"The essence of the beautiful is unity in variety."
My gears aflame
I remember being told, many years ago when I started university, that Information Technology is a numerate discipline. I had been admitted onto the IT course on the strength of a high-school biology certification. That was my “technical competency”. The professors assured me, however, that I did not need to be an expert mathematician. The essential requirement, they said, was just to be able to work with numbers.
I took that to mean I needed to be able to add and subtract, which I had mastered at the age of six or seven, or perhaps a couple of years later when I suppose I must have been about twelve. Anyway, it turned out that they really meant I had no obligation to study mathematics beyond second order calculus. You could smell my poor gears burning as I hurtled into Remedial Class City. It can be argued that I have effectively remained there, trying to deduce inflection points on my fingers and toes, ever since.
I am the least numerate person you will ever meet in the IT industry. The people working in the office canteen are more mathematical than I am. At least they can work out the change. For my part though, numbers induce within me an absurd feeling of dread. They are at once both my nemesis and my nightmare. They have left me with my very own case of imposter syndrome. When will my arithmetic incompetence be exposed to all, I chew my nails wondering? When will I finally be caught out?
Ducking and diving, bobbing and weaving
Agile coaching can be a good hiding place for someone like me, at least until metrics are discussed. Fortunately, it's possible to kick the can down the road for a while before that actually happens. An agile coach might assert, with justification, that true value lies in the product increment and not in throughput, velocity, or other proxy measures. Sprint capacity planning, you can also argue, is never meant to be a sufficiently exact science for which a mathematical approach might truly apply. You can rightly claim that estimates are just that – estimates - and that a team merely needs to get its arms around how much work it thinks it can take on. You might also assert that "agile team members should take care not to become story point accountants" - spitting out that last word as I do, like a hard-core numerophobe.
Sometimes though, an agile coach really does have to look at the numbers. If a Product Owner wishes to make evidence-based future delivery projections, for example, then it will be hard to help without conveying an understanding of burn rates, capacity, or throughput. Then there are times when a quantitative approach is arguably less essential, and yet you know in your heart it's the best option. Flow optimization during a Sprint can demand the analysis of cycle times for example, and not just the eye-balling of a team board for bottlenecks. Improving service level expectations can mean that work-item age ought to be assessed, since there are times when a general reflection on team performance just won’t be enough to cut it.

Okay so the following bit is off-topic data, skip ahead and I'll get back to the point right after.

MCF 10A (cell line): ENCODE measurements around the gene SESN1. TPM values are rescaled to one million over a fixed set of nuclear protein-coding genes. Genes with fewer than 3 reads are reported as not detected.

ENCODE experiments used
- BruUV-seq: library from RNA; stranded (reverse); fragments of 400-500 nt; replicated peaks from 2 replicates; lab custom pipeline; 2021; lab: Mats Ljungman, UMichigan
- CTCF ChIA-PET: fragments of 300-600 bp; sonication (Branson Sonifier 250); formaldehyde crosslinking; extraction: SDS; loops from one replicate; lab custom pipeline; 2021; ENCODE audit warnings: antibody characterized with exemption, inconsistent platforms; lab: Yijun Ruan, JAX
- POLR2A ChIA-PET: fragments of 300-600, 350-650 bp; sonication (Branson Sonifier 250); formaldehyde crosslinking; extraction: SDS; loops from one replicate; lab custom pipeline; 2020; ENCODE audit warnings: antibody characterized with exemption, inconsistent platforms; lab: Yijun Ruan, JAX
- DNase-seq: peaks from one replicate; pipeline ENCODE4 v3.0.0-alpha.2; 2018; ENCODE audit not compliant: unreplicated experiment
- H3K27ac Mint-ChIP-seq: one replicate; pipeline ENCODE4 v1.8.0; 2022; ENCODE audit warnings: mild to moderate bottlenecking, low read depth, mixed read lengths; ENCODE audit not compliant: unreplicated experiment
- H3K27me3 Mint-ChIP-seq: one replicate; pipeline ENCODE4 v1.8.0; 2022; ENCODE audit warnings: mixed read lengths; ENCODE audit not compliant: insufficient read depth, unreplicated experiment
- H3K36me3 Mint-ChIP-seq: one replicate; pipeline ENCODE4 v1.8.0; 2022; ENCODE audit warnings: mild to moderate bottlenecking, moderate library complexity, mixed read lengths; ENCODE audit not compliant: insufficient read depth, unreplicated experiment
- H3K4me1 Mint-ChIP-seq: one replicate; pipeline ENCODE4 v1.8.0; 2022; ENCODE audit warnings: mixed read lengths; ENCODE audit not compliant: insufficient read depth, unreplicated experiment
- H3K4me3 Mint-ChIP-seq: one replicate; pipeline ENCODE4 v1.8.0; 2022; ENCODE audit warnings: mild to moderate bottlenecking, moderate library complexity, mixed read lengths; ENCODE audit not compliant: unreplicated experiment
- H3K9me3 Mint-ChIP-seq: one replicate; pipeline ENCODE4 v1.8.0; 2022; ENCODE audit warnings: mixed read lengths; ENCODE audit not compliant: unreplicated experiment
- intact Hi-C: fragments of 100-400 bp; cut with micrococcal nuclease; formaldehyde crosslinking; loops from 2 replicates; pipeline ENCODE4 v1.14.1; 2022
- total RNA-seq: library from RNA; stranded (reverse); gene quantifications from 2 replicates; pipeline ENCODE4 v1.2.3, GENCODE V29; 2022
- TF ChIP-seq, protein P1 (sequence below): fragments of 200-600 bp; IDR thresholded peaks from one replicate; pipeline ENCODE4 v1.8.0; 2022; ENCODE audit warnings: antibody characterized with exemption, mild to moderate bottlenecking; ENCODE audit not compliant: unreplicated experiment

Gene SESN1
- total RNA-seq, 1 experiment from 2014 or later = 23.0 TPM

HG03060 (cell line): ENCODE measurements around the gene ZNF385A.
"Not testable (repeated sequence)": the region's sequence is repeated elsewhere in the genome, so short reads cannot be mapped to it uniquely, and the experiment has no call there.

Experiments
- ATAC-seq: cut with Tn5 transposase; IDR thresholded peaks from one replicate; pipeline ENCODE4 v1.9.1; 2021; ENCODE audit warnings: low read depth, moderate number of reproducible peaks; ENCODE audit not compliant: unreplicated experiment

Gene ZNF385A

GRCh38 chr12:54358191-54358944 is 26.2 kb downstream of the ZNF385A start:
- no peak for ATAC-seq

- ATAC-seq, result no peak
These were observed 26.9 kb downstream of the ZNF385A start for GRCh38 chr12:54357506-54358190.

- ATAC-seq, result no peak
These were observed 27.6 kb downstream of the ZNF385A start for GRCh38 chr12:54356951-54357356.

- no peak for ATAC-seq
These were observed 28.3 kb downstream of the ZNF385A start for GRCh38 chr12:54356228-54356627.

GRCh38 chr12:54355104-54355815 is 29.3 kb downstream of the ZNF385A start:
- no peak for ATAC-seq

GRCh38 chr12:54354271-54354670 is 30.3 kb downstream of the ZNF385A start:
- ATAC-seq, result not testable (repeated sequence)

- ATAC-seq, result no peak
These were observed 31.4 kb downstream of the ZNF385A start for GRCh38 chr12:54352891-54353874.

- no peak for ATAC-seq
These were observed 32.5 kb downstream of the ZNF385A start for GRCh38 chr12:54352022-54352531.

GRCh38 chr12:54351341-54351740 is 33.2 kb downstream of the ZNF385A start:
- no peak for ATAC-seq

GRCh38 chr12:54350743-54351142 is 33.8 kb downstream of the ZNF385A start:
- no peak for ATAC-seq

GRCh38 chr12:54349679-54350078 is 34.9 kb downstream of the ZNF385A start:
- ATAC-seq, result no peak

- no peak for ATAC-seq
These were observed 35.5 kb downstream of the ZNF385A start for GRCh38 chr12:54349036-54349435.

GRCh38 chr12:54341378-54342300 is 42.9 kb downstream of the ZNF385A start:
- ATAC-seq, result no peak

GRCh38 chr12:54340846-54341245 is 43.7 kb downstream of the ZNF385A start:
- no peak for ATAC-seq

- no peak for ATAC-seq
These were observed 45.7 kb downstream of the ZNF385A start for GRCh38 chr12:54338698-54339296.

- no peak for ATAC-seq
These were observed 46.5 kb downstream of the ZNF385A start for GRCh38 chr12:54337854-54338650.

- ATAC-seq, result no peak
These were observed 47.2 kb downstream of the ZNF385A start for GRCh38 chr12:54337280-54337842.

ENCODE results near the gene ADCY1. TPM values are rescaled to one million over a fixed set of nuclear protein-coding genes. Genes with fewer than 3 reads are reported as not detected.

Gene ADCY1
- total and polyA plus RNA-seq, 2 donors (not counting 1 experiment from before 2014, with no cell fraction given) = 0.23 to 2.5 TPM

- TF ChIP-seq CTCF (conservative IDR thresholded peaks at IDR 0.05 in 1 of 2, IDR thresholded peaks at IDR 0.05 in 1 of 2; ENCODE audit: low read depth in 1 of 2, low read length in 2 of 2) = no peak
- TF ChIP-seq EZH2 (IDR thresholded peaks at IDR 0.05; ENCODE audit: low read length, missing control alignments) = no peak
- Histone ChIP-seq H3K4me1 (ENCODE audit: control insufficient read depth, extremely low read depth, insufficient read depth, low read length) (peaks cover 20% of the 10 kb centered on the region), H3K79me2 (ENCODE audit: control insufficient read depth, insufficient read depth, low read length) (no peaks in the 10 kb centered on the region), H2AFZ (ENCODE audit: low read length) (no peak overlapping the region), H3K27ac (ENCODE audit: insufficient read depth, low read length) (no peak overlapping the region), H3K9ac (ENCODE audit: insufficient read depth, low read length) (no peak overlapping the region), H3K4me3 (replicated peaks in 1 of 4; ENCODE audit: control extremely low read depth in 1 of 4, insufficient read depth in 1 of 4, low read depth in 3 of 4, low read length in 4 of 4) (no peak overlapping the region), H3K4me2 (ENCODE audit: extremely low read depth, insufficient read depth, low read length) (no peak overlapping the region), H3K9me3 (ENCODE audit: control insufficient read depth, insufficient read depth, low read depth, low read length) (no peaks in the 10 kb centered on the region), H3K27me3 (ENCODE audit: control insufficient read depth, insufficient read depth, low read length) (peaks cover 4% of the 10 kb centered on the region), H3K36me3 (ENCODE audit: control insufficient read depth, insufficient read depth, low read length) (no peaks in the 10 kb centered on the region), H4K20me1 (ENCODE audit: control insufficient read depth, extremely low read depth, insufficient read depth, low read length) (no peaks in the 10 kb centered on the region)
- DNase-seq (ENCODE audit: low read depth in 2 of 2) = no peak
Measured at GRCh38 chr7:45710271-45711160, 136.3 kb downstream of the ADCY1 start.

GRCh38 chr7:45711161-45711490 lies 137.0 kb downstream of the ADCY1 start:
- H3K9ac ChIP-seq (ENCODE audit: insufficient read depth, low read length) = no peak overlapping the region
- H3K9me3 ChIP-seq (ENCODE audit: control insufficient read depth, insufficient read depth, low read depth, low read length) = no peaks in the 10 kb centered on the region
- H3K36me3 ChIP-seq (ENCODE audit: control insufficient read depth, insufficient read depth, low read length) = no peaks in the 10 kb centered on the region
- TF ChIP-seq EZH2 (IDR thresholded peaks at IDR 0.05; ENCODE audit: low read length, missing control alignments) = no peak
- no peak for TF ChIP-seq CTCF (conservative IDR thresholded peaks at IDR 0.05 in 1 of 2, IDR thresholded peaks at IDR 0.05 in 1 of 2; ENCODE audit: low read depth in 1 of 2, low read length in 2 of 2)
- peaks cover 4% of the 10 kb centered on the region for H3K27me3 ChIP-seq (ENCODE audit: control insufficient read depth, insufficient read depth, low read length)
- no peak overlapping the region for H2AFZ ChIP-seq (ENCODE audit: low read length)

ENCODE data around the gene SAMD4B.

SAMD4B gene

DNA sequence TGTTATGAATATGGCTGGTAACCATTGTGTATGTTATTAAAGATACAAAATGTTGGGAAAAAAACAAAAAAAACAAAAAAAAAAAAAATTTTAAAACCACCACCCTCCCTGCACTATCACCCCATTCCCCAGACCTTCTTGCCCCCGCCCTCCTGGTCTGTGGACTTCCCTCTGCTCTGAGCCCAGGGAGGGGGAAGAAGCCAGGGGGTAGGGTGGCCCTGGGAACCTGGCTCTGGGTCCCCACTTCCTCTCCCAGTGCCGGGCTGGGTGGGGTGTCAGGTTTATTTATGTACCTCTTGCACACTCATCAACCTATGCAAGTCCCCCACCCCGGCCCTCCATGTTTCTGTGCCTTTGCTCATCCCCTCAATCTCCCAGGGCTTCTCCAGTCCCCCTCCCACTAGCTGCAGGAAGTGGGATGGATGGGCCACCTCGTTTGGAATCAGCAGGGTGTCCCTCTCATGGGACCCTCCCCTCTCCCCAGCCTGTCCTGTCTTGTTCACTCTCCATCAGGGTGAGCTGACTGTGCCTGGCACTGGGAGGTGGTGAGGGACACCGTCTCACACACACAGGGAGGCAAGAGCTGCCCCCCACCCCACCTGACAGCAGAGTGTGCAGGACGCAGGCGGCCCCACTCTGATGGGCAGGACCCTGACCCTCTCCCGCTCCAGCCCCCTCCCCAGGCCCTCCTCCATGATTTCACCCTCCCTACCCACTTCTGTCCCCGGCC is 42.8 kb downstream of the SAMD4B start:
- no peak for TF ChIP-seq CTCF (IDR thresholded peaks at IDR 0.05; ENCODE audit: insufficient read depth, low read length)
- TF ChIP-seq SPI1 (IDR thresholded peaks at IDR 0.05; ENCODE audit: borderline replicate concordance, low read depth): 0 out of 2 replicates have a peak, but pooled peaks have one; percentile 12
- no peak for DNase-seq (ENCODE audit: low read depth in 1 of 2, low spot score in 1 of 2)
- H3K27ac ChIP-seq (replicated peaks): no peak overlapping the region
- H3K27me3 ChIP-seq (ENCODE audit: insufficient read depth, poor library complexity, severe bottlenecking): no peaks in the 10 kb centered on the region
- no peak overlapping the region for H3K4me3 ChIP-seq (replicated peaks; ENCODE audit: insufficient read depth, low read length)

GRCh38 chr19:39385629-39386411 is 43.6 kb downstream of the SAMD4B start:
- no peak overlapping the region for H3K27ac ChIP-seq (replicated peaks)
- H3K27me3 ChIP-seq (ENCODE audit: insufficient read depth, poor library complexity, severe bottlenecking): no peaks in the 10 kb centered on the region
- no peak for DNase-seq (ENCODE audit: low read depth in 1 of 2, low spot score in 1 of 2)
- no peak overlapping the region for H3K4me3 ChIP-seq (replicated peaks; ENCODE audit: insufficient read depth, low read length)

Sprint Planning is another occasion when an irredeemably scattered brain, delinquent in mathematical measure, can be forced into jackboots and expected to crunch numbers. It’s a formal opportunity to use the best data available in order to provide the best possible time-boxed forecast of work. According to the available historical data, how much work can a team reasonably expect to undertake during a Sprint? It’s time for you to challenge any numeracy demons you may have.
If you step up gamely to the mark, you’ll bend your mind around a product backlog’s size and the rate at which a team burns through it. A forecast of Sprint capacity and projected delivery dates will hopefully lurch into view. Pushing the envelope further, you might also factor in the possibility of a Sprint Backlog growing during the iteration. You elicit a burn-up chart to accommodate such eventualities, and then cheekily express disdain for mere burn-downs. Apart from an occasional dalliance with cumulative flow and Little’s Law, that’s about as far as a mathematical derelict such as I will generally dare to venture into the arcane world of numbers.
Fortunately, I have been able to comfort myself for years with the knowledge that, however incompetent I might be in terms of mathematical ability, most of my peers will demonstrate no higher accomplishment. While they must surely be better at grasping metrics than I am, for some reason they always evidence the same dilettante standard of burn-ups and burn-downs. With an ongoing sigh of relief, I have found again and again, that I can wing my way past the whole issue. Nobody seems to care about fancier metrics than those I can actually cope with. The bar has not been set high and even I might hope to clear it.